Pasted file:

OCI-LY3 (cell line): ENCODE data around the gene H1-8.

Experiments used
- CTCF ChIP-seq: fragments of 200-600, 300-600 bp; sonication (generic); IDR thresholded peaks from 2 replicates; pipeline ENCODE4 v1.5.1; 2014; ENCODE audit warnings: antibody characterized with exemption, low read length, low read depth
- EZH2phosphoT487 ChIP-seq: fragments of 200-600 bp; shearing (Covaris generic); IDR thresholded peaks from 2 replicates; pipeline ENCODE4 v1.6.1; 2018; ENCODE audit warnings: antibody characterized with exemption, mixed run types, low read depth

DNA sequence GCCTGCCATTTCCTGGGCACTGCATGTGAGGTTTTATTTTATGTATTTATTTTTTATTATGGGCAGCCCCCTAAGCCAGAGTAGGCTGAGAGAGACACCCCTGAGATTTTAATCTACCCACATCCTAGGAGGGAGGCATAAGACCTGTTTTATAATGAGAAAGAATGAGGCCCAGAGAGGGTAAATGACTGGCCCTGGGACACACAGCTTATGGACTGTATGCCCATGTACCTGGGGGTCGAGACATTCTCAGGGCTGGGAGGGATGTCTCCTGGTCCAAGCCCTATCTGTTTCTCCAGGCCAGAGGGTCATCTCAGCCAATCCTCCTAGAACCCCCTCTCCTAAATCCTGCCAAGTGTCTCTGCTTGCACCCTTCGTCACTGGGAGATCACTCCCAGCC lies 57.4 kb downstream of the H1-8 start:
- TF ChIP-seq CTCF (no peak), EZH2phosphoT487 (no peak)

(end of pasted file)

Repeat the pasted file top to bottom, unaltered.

OCI-LY3 (cell line): ENCODE data around the gene H1-8.

Experiments used
- CTCF ChIP-seq: fragments of 200-600, 300-600 bp; sonication (generic); IDR thresholded peaks from 2 replicates; pipeline ENCODE4 v1.5.1; 2014; ENCODE audit warnings: antibody characterized with exemption, low read length, low read depth
- EZH2phosphoT487 ChIP-seq: fragments of 200-600 bp; shearing (Covaris generic); IDR thresholded peaks from 2 replicates; pipeline ENCODE4 v1.6.1; 2018; ENCODE audit warnings: antibody characterized with exemption, mixed run types, low read depth

DNA sequence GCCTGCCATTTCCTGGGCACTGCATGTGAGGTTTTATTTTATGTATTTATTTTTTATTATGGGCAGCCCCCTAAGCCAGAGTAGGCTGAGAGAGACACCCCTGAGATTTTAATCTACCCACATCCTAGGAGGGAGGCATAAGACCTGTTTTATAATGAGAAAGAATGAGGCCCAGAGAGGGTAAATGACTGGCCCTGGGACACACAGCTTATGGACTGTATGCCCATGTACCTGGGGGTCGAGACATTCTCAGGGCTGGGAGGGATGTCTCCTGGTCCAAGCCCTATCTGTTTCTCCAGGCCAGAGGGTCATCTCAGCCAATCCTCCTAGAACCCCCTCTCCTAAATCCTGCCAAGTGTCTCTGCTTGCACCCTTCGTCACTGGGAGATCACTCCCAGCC lies 57.4 kb downstream of the H1-8 start:
- TF ChIP-seq CTCF (no peak), EZH2phosphoT487 (no peak)